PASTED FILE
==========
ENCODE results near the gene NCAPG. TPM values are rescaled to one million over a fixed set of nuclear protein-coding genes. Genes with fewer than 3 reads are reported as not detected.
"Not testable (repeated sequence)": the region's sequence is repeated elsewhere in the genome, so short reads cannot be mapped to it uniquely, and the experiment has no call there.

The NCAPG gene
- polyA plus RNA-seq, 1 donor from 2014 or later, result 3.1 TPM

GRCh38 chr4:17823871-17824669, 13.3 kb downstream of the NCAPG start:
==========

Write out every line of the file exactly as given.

ENCODE results near the gene NCAPG. TPM values are rescaled to one million over a fixed set of nuclear protein-coding genes. Genes with fewer than 3 reads are reported as not detected.
"Not testable (repeated sequence)": the region's sequence is repeated elsewhere in the genome, so short reads cannot be mapped to it uniquely, and the experiment has no call there.

The NCAPG gene
- polyA plus RNA-seq, 1 donor from 2014 or later, result 3.1 TPM

GRCh38 chr4:17823871-17824669, 13.3 kb downstream of the NCAPG start: